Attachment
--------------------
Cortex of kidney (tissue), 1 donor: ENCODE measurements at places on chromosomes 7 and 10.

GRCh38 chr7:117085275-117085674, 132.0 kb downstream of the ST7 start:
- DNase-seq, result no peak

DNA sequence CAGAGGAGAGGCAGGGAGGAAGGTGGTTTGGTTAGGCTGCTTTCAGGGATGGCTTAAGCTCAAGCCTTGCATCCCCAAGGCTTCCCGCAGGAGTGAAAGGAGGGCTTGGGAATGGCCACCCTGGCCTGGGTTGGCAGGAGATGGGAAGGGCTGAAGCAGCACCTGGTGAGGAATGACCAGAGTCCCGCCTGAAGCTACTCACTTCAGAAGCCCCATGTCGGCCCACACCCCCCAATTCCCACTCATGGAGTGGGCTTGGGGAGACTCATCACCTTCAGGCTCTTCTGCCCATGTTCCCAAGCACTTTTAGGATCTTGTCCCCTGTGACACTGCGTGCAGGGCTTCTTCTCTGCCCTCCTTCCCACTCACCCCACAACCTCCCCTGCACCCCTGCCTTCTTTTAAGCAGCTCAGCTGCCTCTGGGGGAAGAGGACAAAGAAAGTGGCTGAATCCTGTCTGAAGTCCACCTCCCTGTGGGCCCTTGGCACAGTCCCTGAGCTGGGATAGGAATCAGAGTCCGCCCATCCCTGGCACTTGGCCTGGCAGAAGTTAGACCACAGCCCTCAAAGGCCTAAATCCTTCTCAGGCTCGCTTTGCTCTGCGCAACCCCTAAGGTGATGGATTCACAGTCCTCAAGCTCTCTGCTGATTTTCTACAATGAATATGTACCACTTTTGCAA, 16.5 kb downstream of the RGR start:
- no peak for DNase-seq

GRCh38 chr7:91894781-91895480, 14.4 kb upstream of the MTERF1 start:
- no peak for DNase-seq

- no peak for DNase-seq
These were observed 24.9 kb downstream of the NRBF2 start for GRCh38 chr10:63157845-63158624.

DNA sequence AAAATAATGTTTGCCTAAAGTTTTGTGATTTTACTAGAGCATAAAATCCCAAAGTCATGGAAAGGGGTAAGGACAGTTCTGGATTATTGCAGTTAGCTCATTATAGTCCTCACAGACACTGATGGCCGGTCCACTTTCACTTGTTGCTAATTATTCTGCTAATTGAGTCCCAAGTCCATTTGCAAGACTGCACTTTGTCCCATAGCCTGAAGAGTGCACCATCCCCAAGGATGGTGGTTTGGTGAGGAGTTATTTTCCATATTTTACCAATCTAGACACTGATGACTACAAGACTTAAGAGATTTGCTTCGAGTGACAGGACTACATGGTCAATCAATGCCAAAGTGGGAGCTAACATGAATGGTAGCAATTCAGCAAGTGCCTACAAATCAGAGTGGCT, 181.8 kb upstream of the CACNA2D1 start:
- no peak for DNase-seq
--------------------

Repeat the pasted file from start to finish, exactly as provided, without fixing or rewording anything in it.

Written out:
Cortex of kidney (tissue), 1 donor: ENCODE measurements at places on chromosomes 7 and 10.

GRCh38 chr7:117085275-117085674, 132.0 kb downstream of the ST7 start:
- DNase-seq, result no peak

DNA sequence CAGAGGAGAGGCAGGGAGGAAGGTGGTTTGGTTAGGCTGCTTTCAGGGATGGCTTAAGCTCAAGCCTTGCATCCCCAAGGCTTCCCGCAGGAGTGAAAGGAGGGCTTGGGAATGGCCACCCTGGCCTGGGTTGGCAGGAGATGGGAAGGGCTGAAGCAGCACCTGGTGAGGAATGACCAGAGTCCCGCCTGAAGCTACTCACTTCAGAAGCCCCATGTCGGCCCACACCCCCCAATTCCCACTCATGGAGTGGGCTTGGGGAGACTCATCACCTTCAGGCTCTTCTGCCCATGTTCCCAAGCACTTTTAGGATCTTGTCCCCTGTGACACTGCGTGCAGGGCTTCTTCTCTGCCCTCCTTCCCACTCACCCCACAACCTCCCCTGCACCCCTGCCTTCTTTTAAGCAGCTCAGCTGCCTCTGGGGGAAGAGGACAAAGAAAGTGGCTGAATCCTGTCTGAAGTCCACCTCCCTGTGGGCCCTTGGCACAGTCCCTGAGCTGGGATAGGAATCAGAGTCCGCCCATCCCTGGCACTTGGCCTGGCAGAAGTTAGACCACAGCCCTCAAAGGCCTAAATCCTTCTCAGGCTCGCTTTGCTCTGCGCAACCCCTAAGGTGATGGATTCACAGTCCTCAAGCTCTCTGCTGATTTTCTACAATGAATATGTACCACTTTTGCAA, 16.5 kb downstream of the RGR start:
- no peak for DNase-seq

GRCh38 chr7:91894781-91895480, 14.4 kb upstream of the MTERF1 start:
- no peak for DNase-seq

- no peak for DNase-seq
These were observed 24.9 kb downstream of the NRBF2 start for GRCh38 chr10:63157845-63158624.

DNA sequence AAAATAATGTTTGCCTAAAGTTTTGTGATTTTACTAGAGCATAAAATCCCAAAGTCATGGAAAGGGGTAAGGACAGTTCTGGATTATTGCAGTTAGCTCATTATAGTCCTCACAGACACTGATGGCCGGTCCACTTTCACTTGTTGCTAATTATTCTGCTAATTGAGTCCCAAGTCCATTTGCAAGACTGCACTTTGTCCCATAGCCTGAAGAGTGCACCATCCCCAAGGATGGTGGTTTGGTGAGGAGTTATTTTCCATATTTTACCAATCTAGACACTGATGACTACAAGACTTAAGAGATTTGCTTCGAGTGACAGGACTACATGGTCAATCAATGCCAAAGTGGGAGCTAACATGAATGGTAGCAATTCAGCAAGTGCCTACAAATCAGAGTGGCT, 181.8 kb upstream of the CACNA2D1 start:
- no peak for DNase-seq